judicial

Judicial

When the full force of the justice system gets behind the resolution of public safety issues, population level change occurs. High visibility enforcement and court practices are essential to mobilizing for measurable change on underage and youth binge drinking. Justice system professionals can be courageous persuaders for the public good.

Making the Case: Judicial

Why partner to reduce underage and youth binge drinking?

  • Reducing underage and youth binge drinking is a key to reducing and preventing crime.[National District Attorney’s Association & U.S. Department of Justice]
  • Limiting youth access to alcohol is a key to the prevention of juvenile delinquency. Fifty percent of criminal cases (assault, traffic, theft, fraud, sex crime, etc.) in the juvenile justice system involve alcohol. [Office of Juvenile Justice and Delinquency Prevention, U.S. Department of Justice]
  • When the full force of the justice system gets behind the resolution of public safety issues, population level change occurs. Over the past 30 years there has been a forty-four percent reduction in drunk driving fatalities, due in part to; high visibility enforcement, laws and court practices. [National Highway Traffic Safety Administration]
  • Alcohol is the #1 drug of choice among children and adolescents; they use alcohol 10 times more than all illegal drugs, combined. [National Survey on Drug Use and Health]Cobb County students binge drink at a friend’s house on the weekend more than other students in the state. [Georgia Student Health Survey]

Read the full Case Statement for Judicial.

Underage Drinking in Georgia
The Facts

Tragic health, social, and economic problems result from the use of alcohol by youth. Underage drinking is a causal factor in a host of serious problems, including homicide, suicide, traumatic injury, drowning, burns, violent and property crime, high risk sex, fetal alcohol syndrome, alcohol poisoning, and need for treatment for alcohol abuse and dependence.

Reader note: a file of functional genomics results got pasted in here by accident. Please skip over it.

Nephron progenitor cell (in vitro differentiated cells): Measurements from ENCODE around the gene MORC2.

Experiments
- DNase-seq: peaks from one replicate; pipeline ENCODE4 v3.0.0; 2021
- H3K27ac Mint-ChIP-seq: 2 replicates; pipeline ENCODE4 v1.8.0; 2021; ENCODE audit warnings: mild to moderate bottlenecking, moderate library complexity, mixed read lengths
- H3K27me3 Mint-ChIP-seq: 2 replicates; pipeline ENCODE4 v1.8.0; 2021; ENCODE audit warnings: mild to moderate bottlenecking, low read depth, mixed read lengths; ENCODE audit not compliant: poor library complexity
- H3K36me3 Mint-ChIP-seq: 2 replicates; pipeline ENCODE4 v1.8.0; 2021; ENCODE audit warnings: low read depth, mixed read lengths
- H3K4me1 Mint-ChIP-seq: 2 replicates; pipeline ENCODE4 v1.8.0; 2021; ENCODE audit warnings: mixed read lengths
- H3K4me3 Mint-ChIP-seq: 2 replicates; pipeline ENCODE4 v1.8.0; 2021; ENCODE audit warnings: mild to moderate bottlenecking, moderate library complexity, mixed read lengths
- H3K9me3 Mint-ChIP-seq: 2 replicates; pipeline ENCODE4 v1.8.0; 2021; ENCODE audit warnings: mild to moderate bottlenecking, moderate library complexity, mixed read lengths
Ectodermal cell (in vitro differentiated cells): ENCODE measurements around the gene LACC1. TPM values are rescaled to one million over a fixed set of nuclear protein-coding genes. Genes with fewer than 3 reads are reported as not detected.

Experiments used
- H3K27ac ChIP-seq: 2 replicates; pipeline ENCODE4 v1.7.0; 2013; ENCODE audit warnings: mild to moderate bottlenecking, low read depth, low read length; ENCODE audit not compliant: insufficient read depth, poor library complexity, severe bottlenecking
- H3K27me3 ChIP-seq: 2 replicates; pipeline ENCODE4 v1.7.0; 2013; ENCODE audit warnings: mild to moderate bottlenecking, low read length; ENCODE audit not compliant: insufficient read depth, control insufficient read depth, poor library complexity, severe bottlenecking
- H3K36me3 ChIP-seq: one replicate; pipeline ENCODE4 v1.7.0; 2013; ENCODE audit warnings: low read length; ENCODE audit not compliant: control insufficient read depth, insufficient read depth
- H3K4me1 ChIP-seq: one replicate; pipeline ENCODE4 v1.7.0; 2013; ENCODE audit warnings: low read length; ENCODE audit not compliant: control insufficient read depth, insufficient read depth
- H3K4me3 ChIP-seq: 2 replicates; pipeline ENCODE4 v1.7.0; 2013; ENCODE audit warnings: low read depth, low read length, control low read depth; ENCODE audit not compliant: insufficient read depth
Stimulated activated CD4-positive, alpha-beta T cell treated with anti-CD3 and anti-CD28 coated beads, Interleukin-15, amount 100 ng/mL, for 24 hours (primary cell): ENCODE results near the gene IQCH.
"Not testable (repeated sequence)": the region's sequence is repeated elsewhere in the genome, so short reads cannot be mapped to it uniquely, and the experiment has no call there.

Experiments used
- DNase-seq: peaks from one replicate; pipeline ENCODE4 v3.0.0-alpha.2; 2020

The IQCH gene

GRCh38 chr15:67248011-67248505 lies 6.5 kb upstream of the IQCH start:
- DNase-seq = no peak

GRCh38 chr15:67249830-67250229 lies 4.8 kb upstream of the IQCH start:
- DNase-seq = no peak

Learn more about the cost of Underage Drinking in Georgia.

Why should judges and court probation officers care about this problem?
  • Reducing underage and youth binge drinking is a key to reducing and preventing crime.[National District Attorney’s Association & U.S. Department of Justice]
  • Limiting youth access to alcohol is a key to the prevention of juvenile delinquency. Fifty percent of criminal cases (assault, traffic, theft, fraud, sex crime, etc.) in the juvenile justice system involve alcohol. [Office of Juvenile Justice and Delinquency Prevention, U.S. Department of Justice]
How can the judiciary help reduce underage and youth binge drinking?
  • When the full force of the justice system gets behind the resolution of public safety issues, population level change occurs. Over the past 30 years there has been a forty-four percent reduction in drunk driving fatalities, due in part to; high visibility enforcement, laws and court practices. [National Highway Traffic Safety Administration]
  • Ask underage youth who are caught drinking to disclose the source of their alcohol & implement source investigation protocols.
  • Consistently enforce laws against adult providers & social hosts, as well as minors in possession.
  • Establish agency & inter-agency policies & practices to support a community-wide zero adult providers approach, across the justice system; enforcement, courts, probation, prison.
Where can I learn what other courts are doing to address alcohol related cases and reduce recidivism rates?
  • Reach out and participate in the Judicial Project.  The objective of this project is to collect the most up to date science, research and court practices on the myriad of health related issues that impact youth who appear before the courts on alcohol related offenses.  The project will deliver information in a variety of ways to judges, court professionals and the community who are concerned about the societal impact of underage drinking.  The project is not an attempt to influence the impartiality of judges but serves to provide information and resources to judges who desire more information on relevant topics and learn how other courts are responding to these types of cases.
Don’t See Your Question Here? Let Us Know

If you don’t see your question in the list above, please contact us.

We will work hard to answer and/or create news articles from the questions you provide.

Thanks for your help and check back often for answers to your questions.

Court Professionals CAN

  • Develop a system to monitor alcohol-related problems associated with community events & specific establishments
  • Ask underage youth who are caught drinking to disclose the source of their alcohol & implement source investigation protocols
  • Consistently enforce laws against adult providers & social hosts, as well as minors in possession
  • Establish agency & inter-agency policies & practices to support a community-wide ‘zero adult providers’ approach (across the justice system; enforcement, courts, probation, prison)
  • Become a partner with Cobb Alcohol Taskforce
  • Join the Cobb Alcohol Taskforce as a volunteer or friend and subscribe to monthly e-news
  • Promote Cobb Safe Neighborhoods Safe Homes Campaign

Resources